In his massive 2009 study of Giorgione, Enrico Maria dal Pozzolo attached great importance to a seventeenth century copy by David Teniers of a now lost Giorgione painting. Dal Pozzolo accepted the traditional identification of the painting as the discovery of the infant Paris on Mt. Ida, and paired it with another lost Giorgione, the meeting of Aeneas and his father, Anchises, after the fall of Troy.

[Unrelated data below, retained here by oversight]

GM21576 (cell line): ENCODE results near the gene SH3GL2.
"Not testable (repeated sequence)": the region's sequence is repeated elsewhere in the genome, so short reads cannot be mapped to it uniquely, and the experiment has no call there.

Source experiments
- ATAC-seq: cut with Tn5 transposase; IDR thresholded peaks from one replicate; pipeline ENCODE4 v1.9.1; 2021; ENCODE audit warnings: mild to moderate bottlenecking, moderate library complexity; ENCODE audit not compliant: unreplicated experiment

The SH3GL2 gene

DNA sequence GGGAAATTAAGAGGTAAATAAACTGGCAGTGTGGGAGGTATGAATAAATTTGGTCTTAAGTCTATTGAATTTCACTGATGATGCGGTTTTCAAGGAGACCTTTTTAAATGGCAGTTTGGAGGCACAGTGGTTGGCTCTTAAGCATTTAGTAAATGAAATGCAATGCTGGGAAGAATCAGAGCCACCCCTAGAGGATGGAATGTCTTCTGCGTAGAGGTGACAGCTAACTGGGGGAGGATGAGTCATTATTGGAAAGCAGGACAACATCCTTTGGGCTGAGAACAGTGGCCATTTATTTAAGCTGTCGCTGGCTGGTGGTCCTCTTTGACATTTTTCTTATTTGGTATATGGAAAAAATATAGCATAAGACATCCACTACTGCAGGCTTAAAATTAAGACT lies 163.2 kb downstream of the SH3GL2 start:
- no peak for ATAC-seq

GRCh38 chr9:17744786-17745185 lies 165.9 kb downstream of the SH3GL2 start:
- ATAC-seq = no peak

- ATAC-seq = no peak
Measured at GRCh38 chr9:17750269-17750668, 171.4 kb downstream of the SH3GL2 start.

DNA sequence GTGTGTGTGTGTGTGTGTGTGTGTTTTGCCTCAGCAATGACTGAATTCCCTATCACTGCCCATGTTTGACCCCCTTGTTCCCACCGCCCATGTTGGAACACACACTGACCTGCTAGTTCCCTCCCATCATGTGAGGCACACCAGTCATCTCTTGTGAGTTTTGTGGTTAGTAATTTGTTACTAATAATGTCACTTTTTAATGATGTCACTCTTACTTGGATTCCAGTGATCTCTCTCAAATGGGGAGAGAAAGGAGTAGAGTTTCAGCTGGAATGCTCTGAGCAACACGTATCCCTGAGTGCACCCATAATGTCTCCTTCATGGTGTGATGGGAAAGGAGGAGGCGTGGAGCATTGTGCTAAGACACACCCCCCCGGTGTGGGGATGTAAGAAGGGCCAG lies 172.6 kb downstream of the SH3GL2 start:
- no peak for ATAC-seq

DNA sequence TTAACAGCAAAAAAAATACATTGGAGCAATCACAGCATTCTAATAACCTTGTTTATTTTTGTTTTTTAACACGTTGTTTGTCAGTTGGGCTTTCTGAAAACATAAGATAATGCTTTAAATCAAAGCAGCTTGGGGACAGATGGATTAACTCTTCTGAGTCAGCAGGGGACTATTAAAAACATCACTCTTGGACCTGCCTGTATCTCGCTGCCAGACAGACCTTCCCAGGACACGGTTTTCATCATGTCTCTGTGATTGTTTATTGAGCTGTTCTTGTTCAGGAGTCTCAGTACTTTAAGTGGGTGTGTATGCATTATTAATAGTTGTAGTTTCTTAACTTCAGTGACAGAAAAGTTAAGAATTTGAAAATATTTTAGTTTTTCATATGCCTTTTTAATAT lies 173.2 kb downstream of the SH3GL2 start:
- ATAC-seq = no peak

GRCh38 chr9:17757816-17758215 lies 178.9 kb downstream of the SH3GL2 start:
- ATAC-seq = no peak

as we previously stated, the Birth of Paris and the probable flight of Aeneas and Anchises from Troy constitute the beginning and the end of the Trojan saga. These specific subjects had seemingly never been represented in Venetian painting before Giorgione; but they were afterwards, and also in paintings by artists (both anonymous and identifiable) who were bound with the master of Castelfranco’s activity…. (Dal Pozzolo, Giorgione, 2009, p. 264)